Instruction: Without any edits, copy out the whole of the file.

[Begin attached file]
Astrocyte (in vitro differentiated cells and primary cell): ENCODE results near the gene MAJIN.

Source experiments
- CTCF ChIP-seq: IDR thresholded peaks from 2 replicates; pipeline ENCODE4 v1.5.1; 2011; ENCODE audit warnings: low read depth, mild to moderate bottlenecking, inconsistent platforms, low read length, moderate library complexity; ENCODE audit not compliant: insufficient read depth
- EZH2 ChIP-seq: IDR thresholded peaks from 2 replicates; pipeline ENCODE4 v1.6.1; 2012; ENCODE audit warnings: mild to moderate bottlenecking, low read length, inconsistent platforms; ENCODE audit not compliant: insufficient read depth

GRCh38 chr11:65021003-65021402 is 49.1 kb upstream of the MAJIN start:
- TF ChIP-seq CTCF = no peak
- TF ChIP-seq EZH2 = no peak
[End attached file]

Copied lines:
Astrocyte (in vitro differentiated cells and primary cell): ENCODE results near the gene MAJIN.

Source experiments
- CTCF ChIP-seq: IDR thresholded peaks from 2 replicates; pipeline ENCODE4 v1.5.1; 2011; ENCODE audit warnings: low read depth, mild to moderate bottlenecking, inconsistent platforms, low read length, moderate library complexity; ENCODE audit not compliant: insufficient read depth
- EZH2 ChIP-seq: IDR thresholded peaks from 2 replicates; pipeline ENCODE4 v1.6.1; 2012; ENCODE audit warnings: mild to moderate bottlenecking, low read length, inconsistent platforms; ENCODE audit not compliant: insufficient read depth

GRCh38 chr11:65021003-65021402 is 49.1 kb upstream of the MAJIN start:
- TF ChIP-seq CTCF = no peak
- TF ChIP-seq EZH2 = no peak